By Martin J. Kidston
by Martin J. Kidston
The Havre Daily News
Tuesday, May 11
Northern Montana Hospitals plans to renovate the Lutheran Home of the Good Sheppard into a 42-room retirement complex have been set aside due to hard times in the health care industry. The change in plans may be indefinite.
Once part of the Hospitals foresight, dubbed Vision 2000, declining Medicare reimbursements have rendered the home financially impossible while placing other medical programs in jeopardy.
Were looking at our entire organization and making staffing and program cuts where necessary, said hospital President and CEO David Henry. We cant cost shift like we used to. Its now based on what Medicare pays us.
Henry said the balanced budget act of 1997, coupled with federal cutbacks, have resulted in the decline of Medicare reimbursements. While hospitals get less from the government, Medicare costs continue to rise and Montanas population ages.
Its a common problem shared by all hospitals across the country, both rural and urban, Henry said. Rural hospitals are looking at loosing five to six percent from their operating budget. Urban hospitals are projected to break even.
Due to the financial strain, the $2 million proposal to renovate the Lutheran Home of the Good Sheppard into a 42-room retirement complex has been put on hold, perhaps indefinitely. The proposed complex would have included housing, food, cleaning services, security and a fitness program, amongst other benefits. The cost for an individual room would have been just under $1,000 month. It was a cost, however, that many couldnt swallow.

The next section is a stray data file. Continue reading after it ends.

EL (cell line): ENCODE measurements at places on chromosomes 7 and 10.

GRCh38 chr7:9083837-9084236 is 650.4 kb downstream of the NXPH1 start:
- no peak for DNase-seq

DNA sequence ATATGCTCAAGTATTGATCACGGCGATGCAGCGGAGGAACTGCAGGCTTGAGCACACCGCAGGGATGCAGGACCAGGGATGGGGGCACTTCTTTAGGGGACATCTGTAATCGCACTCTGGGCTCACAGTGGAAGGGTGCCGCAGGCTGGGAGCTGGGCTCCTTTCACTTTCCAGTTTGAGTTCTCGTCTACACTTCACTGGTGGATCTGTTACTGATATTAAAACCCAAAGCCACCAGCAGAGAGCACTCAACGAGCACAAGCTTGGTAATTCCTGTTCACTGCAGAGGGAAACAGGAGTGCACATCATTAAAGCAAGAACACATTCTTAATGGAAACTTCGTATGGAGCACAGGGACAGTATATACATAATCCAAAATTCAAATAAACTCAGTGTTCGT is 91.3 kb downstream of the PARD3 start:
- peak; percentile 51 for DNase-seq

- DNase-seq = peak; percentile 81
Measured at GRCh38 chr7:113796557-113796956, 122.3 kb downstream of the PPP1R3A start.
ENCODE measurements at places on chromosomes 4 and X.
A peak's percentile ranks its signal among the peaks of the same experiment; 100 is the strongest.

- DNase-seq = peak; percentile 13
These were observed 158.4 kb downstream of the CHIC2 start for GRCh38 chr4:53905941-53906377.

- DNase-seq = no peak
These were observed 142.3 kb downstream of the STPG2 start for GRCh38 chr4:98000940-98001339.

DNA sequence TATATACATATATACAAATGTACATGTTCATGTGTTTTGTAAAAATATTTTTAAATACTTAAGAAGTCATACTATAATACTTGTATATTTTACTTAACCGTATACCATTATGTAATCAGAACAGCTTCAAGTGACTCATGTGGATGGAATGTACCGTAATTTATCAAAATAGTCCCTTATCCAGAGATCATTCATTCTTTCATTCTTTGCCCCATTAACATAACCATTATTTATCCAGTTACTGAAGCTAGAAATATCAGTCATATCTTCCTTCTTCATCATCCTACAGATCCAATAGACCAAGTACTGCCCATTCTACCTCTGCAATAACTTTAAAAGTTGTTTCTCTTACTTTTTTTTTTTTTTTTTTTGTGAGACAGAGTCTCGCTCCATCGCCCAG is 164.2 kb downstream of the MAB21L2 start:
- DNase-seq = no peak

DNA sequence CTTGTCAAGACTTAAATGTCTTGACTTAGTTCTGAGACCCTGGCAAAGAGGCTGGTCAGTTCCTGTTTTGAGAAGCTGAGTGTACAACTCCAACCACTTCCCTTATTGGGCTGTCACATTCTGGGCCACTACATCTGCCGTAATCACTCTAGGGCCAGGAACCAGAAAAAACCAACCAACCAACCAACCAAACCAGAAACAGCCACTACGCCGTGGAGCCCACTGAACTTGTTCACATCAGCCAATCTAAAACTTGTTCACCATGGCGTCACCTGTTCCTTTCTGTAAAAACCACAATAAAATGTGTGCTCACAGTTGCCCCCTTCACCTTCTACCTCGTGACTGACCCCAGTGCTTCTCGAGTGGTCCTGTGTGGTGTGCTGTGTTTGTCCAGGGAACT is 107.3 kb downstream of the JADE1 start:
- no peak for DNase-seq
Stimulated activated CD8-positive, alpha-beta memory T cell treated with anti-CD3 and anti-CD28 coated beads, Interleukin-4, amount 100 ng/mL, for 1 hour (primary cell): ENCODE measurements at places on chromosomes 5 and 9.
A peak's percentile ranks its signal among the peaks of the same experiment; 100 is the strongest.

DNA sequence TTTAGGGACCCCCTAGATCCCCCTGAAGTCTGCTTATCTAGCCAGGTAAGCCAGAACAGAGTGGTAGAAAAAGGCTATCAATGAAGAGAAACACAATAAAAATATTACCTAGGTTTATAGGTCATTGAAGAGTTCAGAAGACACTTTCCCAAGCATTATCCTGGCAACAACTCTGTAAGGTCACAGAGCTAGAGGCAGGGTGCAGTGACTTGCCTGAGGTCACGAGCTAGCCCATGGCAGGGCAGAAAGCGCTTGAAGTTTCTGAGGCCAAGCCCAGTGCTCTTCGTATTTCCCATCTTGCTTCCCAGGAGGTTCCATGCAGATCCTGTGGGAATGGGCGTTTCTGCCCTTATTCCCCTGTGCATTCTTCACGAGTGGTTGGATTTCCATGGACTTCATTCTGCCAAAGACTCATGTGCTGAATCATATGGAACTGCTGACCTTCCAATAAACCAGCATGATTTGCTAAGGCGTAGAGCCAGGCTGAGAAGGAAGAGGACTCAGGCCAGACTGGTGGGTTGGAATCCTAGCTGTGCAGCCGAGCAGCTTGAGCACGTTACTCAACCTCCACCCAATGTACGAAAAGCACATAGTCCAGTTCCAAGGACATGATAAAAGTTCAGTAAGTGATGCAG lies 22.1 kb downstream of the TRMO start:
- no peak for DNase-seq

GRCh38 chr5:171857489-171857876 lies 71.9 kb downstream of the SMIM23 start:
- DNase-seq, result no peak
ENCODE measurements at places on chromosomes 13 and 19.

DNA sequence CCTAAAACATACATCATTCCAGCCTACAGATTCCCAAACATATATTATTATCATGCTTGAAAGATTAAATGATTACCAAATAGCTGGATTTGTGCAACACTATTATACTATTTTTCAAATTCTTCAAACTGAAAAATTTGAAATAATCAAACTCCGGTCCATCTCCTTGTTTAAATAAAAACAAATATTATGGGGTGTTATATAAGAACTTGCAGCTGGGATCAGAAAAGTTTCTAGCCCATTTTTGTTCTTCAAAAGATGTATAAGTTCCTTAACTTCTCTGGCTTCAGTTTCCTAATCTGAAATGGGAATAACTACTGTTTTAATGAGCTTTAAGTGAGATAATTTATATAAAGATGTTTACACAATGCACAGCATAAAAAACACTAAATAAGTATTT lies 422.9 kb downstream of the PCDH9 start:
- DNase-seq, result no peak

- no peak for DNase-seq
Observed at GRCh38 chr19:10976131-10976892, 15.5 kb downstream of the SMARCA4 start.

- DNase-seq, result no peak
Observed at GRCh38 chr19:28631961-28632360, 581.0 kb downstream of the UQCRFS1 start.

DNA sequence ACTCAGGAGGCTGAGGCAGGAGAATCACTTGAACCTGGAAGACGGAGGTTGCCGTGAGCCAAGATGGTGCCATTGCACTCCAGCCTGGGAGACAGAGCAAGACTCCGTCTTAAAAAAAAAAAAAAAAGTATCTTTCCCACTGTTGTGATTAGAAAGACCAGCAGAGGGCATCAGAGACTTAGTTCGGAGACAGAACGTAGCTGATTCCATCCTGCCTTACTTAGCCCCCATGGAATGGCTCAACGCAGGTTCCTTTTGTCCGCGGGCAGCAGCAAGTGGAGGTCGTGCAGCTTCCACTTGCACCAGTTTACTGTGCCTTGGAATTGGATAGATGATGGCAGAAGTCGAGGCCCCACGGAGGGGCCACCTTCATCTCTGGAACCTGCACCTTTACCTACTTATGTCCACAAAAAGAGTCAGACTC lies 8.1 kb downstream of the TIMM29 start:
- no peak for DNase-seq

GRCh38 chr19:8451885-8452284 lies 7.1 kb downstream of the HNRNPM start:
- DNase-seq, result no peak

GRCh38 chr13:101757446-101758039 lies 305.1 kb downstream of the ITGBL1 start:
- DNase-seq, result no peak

The community is very conservative and was cautious on spending that much on rent. Henry said. I wanted that project to work. I bent the numbers and they told me we couldnt make it work. We have backed off the project and we dont know where we go from here. Its on hold.
Henry said they are looking for alternate uses for the building.
Other popular medical programs at Northern Montana Hospital are under review, Henry said, such as the dialysis program and home health care.
Programs like the dialysis serve 12 to 15 patients and cost the hospital money to provide, Henry explained. He said that when the hospital looses money in one program, it puts other programs at risk. Although Henry said the dialysis program is in no immediate jeopardy, reimbursement levels, productivity levels and alternate funding sources will all come into play in considering the programs future.
He said home health care may also be restrained. Though it currently serves approximately 900 people in the Havre area, it may be reduced to 300 people.
Survival is what were up to, Henry said. A number of rural hospitals wont survive. We must try, but we will not look the same as we do today five years down the road.